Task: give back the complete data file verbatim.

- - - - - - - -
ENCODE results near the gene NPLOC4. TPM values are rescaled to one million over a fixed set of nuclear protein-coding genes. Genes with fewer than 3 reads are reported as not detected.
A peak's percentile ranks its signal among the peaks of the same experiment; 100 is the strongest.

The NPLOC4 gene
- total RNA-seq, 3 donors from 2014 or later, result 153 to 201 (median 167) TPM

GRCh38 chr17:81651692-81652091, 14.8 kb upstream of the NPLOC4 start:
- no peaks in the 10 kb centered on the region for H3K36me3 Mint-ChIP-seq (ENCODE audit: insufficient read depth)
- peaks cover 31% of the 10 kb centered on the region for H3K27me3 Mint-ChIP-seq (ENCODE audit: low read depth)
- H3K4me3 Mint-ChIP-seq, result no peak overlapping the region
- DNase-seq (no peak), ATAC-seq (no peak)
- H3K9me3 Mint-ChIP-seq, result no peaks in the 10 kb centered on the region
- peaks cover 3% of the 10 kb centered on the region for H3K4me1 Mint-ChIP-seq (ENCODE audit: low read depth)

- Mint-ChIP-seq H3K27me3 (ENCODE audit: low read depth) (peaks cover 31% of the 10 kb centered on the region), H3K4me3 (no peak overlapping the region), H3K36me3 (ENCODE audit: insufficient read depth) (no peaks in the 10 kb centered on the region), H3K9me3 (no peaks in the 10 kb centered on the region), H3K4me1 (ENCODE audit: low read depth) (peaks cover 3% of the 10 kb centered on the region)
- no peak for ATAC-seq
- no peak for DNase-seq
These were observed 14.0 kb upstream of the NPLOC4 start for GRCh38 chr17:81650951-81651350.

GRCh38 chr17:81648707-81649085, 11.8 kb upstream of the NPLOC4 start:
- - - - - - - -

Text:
ENCODE results near the gene NPLOC4. TPM values are rescaled to one million over a fixed set of nuclear protein-coding genes. Genes with fewer than 3 reads are reported as not detected.
A peak's percentile ranks its signal among the peaks of the same experiment; 100 is the strongest.

The NPLOC4 gene
- total RNA-seq, 3 donors from 2014 or later, result 153 to 201 (median 167) TPM

GRCh38 chr17:81651692-81652091, 14.8 kb upstream of the NPLOC4 start:
- no peaks in the 10 kb centered on the region for H3K36me3 Mint-ChIP-seq (ENCODE audit: insufficient read depth)
- peaks cover 31% of the 10 kb centered on the region for H3K27me3 Mint-ChIP-seq (ENCODE audit: low read depth)
- H3K4me3 Mint-ChIP-seq, result no peak overlapping the region
- DNase-seq (no peak), ATAC-seq (no peak)
- H3K9me3 Mint-ChIP-seq, result no peaks in the 10 kb centered on the region
- peaks cover 3% of the 10 kb centered on the region for H3K4me1 Mint-ChIP-seq (ENCODE audit: low read depth)

- Mint-ChIP-seq H3K27me3 (ENCODE audit: low read depth) (peaks cover 31% of the 10 kb centered on the region), H3K4me3 (no peak overlapping the region), H3K36me3 (ENCODE audit: insufficient read depth) (no peaks in the 10 kb centered on the region), H3K9me3 (no peaks in the 10 kb centered on the region), H3K4me1 (ENCODE audit: low read depth) (peaks cover 3% of the 10 kb centered on the region)
- no peak for ATAC-seq
- no peak for DNase-seq
These were observed 14.0 kb upstream of the NPLOC4 start for GRCh38 chr17:81650951-81651350.

GRCh38 chr17:81648707-81649085, 11.8 kb upstream of the NPLOC4 start: